"There are the little things that we can do to just
make our diets healthier, and one of them is the simple idea to just
put the healthy foods closer to you and you'll find you can use your
laziness to your advantage," Gregory Privitera told Reuters Health.
Privitera, a psychology researcher at Saint Bonaventure University
in Bonaventure, New York, led the study, which he says was inspired
by experience with his kids.
"Every time my kids would tell me, 'I want a snack,' I would point
to the bowl of fruit on the kitchen table and just say, 'Go at it — you can have as many as you want.,' and they'd say, 'Oh, I don't want
that,' and I'd say, 'OK then, make your own snack," Privitera
"And then lo and behold, they'd come walking by a minute or two
later with fruits and vegetables in their hands," he said.
"I realized they're not going to make their own snacks, they're
going to take what was easier to get, the fruits on the kitchen
table," he said.
Privitera said early studies by Brian Wansink at Cornell University
in New York using bowls of candy were also an influence.
"He found the closer you put the bowl of candies, the more that
people ate of them," Privitera said.
Privitera said he and his co-author Faris Zuraikat wanted to know
whether the type of foods used in such a study made a difference, so
they did a similar experiment with healthier foods.
"The short answer is no — we can put healthy foods in and move them
closer to a participant and they'll eat more of that," Privitera
said. "We showed that last year in a study with carrots and apples."
To go beyond choices between two healthy foods, the researchers
recruited new study participants and added buttered popcorn to the
For the new study, the researchers selected 56 men and women who
were, on average, 19 years old and in good health. Twenty were of a
healthy weight, 21 were overweight and 15 were obese.
One at a time, each participant was seated at a kitchen table where
a bowl of apple slices and a bowl of popcorn had been placed; one
was within arms' reach and the other about twice as far away.
About a third of the participants had the apples placed closer to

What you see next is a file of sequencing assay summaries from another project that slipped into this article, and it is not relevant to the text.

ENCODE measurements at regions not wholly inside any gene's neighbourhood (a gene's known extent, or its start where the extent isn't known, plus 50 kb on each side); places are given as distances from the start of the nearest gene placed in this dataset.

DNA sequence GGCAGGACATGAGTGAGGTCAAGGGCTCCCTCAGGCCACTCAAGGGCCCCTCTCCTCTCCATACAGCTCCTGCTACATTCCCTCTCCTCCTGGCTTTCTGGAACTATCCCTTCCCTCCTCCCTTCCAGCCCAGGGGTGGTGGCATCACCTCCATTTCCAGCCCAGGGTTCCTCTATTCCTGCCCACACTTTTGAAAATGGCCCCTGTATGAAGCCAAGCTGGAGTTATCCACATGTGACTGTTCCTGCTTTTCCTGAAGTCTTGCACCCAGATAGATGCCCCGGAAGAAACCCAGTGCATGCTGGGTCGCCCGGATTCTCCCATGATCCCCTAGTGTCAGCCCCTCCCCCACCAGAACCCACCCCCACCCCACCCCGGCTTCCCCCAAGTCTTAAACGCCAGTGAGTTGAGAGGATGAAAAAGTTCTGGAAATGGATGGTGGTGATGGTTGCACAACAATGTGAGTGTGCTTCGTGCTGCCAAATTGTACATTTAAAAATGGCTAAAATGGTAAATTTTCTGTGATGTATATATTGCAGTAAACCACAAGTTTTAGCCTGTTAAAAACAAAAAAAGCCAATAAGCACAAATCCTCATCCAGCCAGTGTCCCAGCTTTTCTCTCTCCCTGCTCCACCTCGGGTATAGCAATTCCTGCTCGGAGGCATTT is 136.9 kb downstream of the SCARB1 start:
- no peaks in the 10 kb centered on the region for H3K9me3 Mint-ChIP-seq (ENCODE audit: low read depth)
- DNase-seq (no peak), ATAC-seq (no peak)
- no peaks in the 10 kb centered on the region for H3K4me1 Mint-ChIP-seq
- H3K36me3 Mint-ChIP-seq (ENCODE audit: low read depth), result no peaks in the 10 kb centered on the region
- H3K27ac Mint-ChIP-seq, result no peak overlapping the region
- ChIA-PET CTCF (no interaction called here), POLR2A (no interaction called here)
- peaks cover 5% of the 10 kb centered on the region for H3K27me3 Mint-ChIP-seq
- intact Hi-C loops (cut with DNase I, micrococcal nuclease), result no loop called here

them, another third had the popcorn placed closer to them.
The remaining third of the participants served as a control group
and sat at tables where the apples and popcorn were the same
In each case, a researcher said they had to leave the room for a few
minutes to go get a questionnaire and that it was okay for the
participant to eat the food while the researcher was gone.
After six minutes, the researcher returned, recorded the amounts of
apple and popcorn that were eaten, and asked the participant to rate
each food from 1 to 5, with 5 representing "liked a lot."
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Overall, participants tended to say they preferred popcorn but
those who were closer to the apples ate, on average about 1.5 ounces
of apple slices, while those closer to the popcorn only ate 0.2
ounces of apple. The control group ate about 1 ounce of apple
The participants closest to the apples also ate the least amount
of popcorn — about 0.7 ounce, compared to 0.26 ounce for those
seated closer to the popcorn, and 0.33 ounce for the control group.
The findings were published in Appetite.
"The takeaway from this is that you can set up the food environment
that you and your children live in to make it easier to grab the
healthiest foods," Privitera said.
The idea is that small changes can add up, he added. For example, a
person who normally reaches for an unhealthy snack five or six times
per day could switch to eating fruit.
"You're looking at, over the course of a year, substantially reduced
energy intake and an overall healthier diet because you're eating a
lot more fruits and vegetables simply by making them more convenient
and easy to reach," he said.
Lori Rosenthal, a dietician who works with weight-loss surgery
patients at Montefiore Medical Center in New York told Reuters
Health that proximity does play a role in the foods people choose.
"When we're hungry, we wind up choosing convenience and a lot of
times we choose convenience over health when there's not a healthy
option there," said Rosenthal, who was not involved in the new
She said having fresh fruits out on the counter is one way to keep
healthy foods in close reach.
"Your eye goes to them first, you see the bright colors — it's not
just having them close to you, they're also enticing," she said.
Rosenthal also advised avoiding the temptation to eat unhealthy
foods by keeping them out of the house.
"If you have trigger foods, or specific foods you can't control
yourself around, you don't want them within close proximity to you,
especially in your house," she said.
Appetite, online Feb. 19, 2014.
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